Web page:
Iran brushes off new sanctions threat in atom row

TEHRAN (AP) — President Mahmoud Ahmadinejad on Wednesday shrugged off the West’s criticism of Tehran’s controversial nuclear programme and said that eventual new UN sanctions would not harm Iran.Speaking to a crowd of several thousand supporters in the city of Semnan, 235 kilometres southeast of Tehran during a two-day provincial trip, the Iranian leader stuck to his belligerent rhetoric.

“This nation will punch its intimidators in the mouth,” said Ahmadinejad, in a reference to US-led group of Western nations that have chastised Iran over its uranium enrichment. His speech was broadcast live on state television.

“You — the West — have to know that your resolutions will not be worth a red cent for the Iranian nation,” added Ahmadinejad.

The UN Security Council is preparing to debate a third set of sanctions against the Islamic republic in response to Tehran’s continuing refusal to suspend the enrichment, which can produce fuel for civilian energy or fissile material for a bomb.

Referring to two previous rounds of sanctions imposed by the UN Security Council, Ahmadinejad said they had no negative impact on his country and reiterated that Iran would not give in its right to pursue peaceful nuclear technology under any circumstance.

The prospect of a third set of sanctions appeared more likely after senior Iranian envoy abruptly cancelled talks Monday with the head of the UN nuclear watchdog agency, dashing hopes that the country is ready to end its secrecy about past suspicious nuclear activities.

In a report last month, the UN watchdog provided the potential trigger for new UN sanctions, saying Iran continued to defy the Security Council and was instead expanding its enrichment activities. Tehran insists it wants to develop an enrichment programme to generate energy but there are fears it could misuse it to produce the fissile core of nuclear warheads.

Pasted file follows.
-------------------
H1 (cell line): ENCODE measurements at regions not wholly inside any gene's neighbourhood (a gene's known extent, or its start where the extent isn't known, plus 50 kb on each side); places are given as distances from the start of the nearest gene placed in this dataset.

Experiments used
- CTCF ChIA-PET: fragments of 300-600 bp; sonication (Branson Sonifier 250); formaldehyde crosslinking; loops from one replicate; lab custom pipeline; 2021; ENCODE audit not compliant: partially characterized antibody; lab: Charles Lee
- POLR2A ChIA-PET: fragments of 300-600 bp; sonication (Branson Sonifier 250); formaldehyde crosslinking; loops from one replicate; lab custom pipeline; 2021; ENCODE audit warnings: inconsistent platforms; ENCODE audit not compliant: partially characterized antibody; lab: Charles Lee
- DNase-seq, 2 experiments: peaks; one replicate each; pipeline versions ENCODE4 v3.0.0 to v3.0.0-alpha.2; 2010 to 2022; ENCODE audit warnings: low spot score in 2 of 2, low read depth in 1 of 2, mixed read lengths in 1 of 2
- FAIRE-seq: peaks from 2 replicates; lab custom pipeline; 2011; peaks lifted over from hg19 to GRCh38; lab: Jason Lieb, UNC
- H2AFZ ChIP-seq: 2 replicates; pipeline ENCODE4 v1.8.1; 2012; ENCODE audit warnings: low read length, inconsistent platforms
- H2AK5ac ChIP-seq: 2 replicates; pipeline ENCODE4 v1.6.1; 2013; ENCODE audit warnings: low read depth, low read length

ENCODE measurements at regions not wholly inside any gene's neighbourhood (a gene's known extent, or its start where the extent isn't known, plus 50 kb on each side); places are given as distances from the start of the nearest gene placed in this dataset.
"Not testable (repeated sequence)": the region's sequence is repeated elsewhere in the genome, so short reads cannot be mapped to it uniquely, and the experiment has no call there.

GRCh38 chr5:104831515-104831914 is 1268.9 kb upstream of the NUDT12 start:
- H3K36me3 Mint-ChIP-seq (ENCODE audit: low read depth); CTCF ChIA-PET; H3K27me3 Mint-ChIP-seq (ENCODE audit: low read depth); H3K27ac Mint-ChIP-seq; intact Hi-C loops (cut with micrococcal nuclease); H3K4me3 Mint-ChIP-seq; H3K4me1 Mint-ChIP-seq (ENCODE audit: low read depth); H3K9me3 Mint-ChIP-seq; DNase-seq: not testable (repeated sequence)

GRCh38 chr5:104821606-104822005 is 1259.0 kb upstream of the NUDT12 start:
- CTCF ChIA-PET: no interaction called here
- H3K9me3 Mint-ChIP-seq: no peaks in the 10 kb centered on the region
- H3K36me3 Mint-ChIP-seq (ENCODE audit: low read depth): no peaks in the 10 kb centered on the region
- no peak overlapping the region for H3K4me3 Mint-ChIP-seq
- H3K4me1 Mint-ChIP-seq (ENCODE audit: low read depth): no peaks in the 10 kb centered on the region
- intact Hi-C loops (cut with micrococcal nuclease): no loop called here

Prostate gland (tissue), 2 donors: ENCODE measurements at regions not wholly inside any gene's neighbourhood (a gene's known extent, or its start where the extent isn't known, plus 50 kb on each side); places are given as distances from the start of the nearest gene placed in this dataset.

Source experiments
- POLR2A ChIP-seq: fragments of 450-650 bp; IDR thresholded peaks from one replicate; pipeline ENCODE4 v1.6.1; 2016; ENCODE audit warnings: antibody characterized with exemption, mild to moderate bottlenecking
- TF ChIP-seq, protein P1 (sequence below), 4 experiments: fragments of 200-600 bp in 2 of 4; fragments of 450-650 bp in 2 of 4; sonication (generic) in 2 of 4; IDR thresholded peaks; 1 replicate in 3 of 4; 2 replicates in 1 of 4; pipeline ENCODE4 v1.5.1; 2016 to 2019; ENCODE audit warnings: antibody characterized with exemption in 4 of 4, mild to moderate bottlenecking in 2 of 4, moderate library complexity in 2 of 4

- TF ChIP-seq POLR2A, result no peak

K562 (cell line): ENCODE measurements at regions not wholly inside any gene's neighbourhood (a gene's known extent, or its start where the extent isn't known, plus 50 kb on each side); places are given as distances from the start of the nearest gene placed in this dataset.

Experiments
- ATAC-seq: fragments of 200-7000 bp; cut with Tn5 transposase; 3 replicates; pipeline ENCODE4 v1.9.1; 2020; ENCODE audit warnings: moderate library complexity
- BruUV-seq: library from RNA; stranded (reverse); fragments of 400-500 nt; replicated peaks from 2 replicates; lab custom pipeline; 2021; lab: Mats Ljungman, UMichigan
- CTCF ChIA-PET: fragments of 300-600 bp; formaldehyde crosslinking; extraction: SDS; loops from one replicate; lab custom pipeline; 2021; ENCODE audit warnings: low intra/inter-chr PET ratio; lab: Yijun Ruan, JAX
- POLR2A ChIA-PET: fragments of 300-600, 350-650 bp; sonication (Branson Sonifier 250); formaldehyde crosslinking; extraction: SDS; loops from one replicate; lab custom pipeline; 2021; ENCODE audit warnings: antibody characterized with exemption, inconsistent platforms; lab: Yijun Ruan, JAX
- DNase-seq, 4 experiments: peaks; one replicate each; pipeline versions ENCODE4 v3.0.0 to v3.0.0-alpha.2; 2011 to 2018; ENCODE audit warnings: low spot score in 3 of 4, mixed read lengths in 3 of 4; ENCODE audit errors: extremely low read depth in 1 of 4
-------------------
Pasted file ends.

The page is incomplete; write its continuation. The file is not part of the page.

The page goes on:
The report was also critical of Iran’s refusal to answer questions about nearly two decades of clandestine nuclear activities that first came to light four years ago.

Iran says it is ready to remove the ambiguities related to its nuclear activities through negotiations, but rejects suspension of enrichment, a condition set by the West for resumption of talks on the case.

But in contrast to Ahmadinejad, Iran’s Foreign Minister Manouchehr Mottaki said Wednesday the nuclear dispute requires a “logical solution”.  “The necessity of choosing a logical solution becomes stronger, day by day,” Mottaki was quoted as saying by official IRNA news agency after meeting ambassadors of Arab countries in Tehran.

In an overture to the international community, Mottaki proposed that an international “consortium” on enrichment be set up.

The idea first came from Ahmadinejad, who proposed a multunational consortium on enrichment in Iran when he attended the UN General Assembly in 2005.

“A consortium for enrichment of uranium in Iran can be an effective help for increasing trust. It will redirect negotiations on non-divergence” of Iran’s nuclear programme towards nuclear weaponry, Mottaki added.

The Security Council first imposed sanctions on Iran in December and modestly increased them in March over Iran’s refusal to suspend enrichment. Iran says it is within its rights to pursue uranium enrichment for peaceful purposes.

The United States and some of its allies fear that Iran is pursuing nuclear weapon activities under cover of the programme. Iran denies the charge and says it is aiming at peaceful purposes.

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